We had been to Cakeboy Donuts, at Plant 4 Bowden, well over a year ago, before they had really taken off on social media. I’d heard about them from a friend of a friend – one of those friends who seem to know about the latest craze or phase before anyone else. She had told us that this little donut shop sold vegan donuts, an idea which seemed unique, so heading along one night we got some of Cakeboy’s to try.
The donuts looked great, the team seemed lovely and enthusiastic, but unfortunately, the donuts were a real disappointment. My husband and I put it down to us not being used to such exclusive, vegan donuts. And thinking that it would be unfair to rate them beside non-vegan donuts, I decided not to review them for the blog. However, I then started talking to some other bakeries. Turns out a lot of bakeries have vegan donuts – <a href="https://theholeygrail.blog/adelaide-north/bakery-on-oconnell-donut/">Bakery on O’Connell</a> for one, and there are many more. This got me thinking; what in a donut would make it un-vegan? Perhaps it’s the use of eggs, but not all donut recipes call for eggs. Or perhaps it’s the use of dairy in the icing, but most icings seem to be just icing sugar and flavouring. So actually, a vegan donut isn’t the most difficult thing to come across.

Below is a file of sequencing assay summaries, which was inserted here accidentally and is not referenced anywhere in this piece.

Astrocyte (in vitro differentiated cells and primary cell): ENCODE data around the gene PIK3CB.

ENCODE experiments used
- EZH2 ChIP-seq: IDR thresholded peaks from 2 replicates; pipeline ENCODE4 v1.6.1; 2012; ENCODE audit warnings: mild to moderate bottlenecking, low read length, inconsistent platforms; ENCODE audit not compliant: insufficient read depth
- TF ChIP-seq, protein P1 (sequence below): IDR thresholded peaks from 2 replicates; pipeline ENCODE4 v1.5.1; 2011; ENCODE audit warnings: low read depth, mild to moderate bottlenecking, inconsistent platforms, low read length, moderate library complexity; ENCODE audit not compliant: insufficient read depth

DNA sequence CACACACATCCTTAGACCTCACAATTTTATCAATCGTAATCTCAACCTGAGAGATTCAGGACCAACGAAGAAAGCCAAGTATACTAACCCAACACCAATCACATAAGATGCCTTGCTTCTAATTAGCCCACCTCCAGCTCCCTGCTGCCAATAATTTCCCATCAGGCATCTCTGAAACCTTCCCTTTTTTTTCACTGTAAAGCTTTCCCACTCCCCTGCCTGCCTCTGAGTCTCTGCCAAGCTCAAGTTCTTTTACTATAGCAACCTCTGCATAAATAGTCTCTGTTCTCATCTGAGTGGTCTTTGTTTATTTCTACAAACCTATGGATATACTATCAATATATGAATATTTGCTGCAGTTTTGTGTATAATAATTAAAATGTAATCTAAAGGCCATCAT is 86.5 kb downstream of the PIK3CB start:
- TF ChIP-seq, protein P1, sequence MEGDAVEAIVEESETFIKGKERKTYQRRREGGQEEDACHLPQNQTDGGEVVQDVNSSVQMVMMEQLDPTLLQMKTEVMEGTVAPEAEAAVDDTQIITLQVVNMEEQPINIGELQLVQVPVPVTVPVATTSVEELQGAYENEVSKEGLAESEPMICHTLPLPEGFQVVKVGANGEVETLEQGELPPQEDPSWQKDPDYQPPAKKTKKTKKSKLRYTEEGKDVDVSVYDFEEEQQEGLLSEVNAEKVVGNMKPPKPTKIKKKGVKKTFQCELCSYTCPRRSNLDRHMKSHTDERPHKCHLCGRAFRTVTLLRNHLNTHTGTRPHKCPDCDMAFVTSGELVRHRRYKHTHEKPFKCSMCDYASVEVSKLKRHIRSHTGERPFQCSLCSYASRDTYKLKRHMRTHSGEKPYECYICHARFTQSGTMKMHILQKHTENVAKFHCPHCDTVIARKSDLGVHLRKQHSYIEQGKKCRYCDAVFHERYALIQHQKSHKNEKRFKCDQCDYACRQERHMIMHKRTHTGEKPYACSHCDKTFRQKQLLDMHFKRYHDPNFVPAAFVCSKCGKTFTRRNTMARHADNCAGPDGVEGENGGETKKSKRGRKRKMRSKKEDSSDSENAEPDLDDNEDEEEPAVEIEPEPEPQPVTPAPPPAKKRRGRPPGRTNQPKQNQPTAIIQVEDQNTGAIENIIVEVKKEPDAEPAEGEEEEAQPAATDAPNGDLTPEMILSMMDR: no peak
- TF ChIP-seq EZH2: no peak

Knowing this, the playing field had been levelled. We went a couple times to Plant 4 Bowden, to try out the donuts again, but every time they were sold out. Their Instagram-able nature, combined with the vegan factor, seemed to have elevated this little bakery into the realms of popularity.
Eventually one Friday evening, I managed to find them with full shelves of donuts, having beat the dinner and dessert time rush. With a plethora of donuts to choose from I chose the most appealing and interesting one: the rose and pistachio flavoured donut. One thing I have to credit to Cakeboy’s is their unique, delicious sounding and looking choices. However, as with the previous donut from there, it was a disappointment – and an expensive one at that.